6. Heath, Chip & Tversky, Amos, 1991. " Preference and Belief: Ambiguity and Competence in Choice under Uncertainty," Journal of Risk and Uncertainty, Springer, vol. 4(1), pages 5-28, January.
    7. Andrew Caplin & John Leahy, 2004. "The supply of information by a concerned expert," Economic Journal, Royal Economic Society, vol. 114(497), pages 487-505, 07.
    8. Ulrike Malmendier & Geoffrey Tate, 2004. "CEO Overconfidence and Corporate Investment," NBER Working Papers 10807, National Bureau of Economic Research, Inc.
    9. Miguel A. Costa-Gomes & Georg Weizs�cker, 2008. "Stated Beliefs and Play in Normal-Form Games," Review of Economic Studies, Oxford University Press, vol. 75(3), pages 729-762.
    10. Akerlof, George A & Dickens, William T, 1982. "The Economic Consequences of Cognitive Dissonance," American Economic Review, American Economic Association, vol. 72(3), pages 307-19, June.
    11. Benhabib, Jess & Bisin, Alberto, 2005. "Modeling internal commitment mechanisms and self-control: A neuroeconomics approach to consumption-saving decisions," Games and Economic Behavior, Elsevier, vol. 52(2), pages 460-492, August.
    12. Drew Fudenberg & David K. Levine, 2006. "A Dual Self Model of Impulse Control," Harvard Institute of Economic Research Working Papers 2112, Harvard - Institute of Economic Research.
    13. Markus K. Brunnermeier & Jonathan A. Parker, 2002. "Optimal Expectations," Working Papers 146, Princeton University, Woodrow Wilson School of Public and International Affairs, Discussion Papers in Economics..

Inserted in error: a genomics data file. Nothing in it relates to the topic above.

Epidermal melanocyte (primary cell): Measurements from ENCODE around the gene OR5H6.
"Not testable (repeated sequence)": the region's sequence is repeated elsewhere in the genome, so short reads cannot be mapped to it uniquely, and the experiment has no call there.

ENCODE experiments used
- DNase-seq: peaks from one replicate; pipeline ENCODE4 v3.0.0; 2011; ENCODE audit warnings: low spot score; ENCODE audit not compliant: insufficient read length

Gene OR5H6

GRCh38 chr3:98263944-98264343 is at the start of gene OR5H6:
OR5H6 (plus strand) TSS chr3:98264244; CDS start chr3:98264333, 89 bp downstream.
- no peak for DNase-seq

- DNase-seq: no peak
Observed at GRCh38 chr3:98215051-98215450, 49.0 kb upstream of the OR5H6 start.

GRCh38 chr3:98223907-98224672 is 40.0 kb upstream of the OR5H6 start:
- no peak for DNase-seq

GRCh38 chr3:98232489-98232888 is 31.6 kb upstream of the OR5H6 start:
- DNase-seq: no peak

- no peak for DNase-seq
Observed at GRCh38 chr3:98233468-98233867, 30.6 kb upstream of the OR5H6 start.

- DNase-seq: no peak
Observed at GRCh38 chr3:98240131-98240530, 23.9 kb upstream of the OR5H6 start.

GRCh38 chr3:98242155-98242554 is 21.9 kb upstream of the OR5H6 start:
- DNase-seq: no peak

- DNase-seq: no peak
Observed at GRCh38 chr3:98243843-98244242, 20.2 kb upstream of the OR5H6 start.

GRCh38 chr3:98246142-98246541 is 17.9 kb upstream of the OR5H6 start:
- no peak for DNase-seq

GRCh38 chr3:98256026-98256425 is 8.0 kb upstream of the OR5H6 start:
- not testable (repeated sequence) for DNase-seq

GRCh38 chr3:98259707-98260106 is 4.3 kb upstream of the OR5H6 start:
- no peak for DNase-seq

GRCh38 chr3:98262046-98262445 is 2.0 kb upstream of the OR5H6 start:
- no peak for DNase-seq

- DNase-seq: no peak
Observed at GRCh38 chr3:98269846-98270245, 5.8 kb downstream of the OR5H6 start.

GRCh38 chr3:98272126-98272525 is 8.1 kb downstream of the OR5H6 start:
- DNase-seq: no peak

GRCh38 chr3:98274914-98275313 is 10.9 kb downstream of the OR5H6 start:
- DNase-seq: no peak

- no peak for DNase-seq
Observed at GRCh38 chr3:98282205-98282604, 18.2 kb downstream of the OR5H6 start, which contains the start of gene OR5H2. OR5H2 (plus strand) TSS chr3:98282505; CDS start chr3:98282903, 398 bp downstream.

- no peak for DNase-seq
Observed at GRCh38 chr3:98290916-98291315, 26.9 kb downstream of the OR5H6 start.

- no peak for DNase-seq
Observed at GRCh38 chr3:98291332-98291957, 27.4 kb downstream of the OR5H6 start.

14. Leeat Yariv, 2001. "Believe and Let Believe: Axiomatic Foundations for Belief Dependent Utility Functionals," Cowles Foundation Discussion Papers 1344, Cowles Foundation for Research in Economics, Yale University.
    15. Isabelle Brocas & Juan D. Carrillo, 2008. "Theories of the Mind," American Economic Review, American Economic Association, vol. 98(2), pages 175-80, May.
    16. Amos Tversky & Daniel Kahneman, 1979. "Prospect Theory: An Analysis of Decision under Risk," Levine's Working Paper Archive 7656, David K. Levine.
    17. H. M. Shefrin & Richard Thaler, 1977. "An Economic Theory of Self-Control," NBER Working Papers 0208, National Bureau of Economic Research, Inc.
    18. Roland Bénabou & Jean Tirole, 2002. "Self-Confidence And Personal Motivation," The Quarterly Journal of Economics, MIT Press, vol. 117(3), pages 871-915, August.
    19. Keller, Punam Anand & Block, Lauren Goldberg, 1996. " Increasing the Persuasiveness of Fear Appeals: The Effect of Arousal and Elaboration," Journal of Consumer Research, University of Chicago Press, vol. 22(4), pages 448-59, March.
    20. B. Douglas Bernheim & Antonio Rangel, 2004. "Addiction and Cue-Triggered Decision Processes," American Economic Review, American Economic Association, vol. 94(5), pages 1558-1590, December.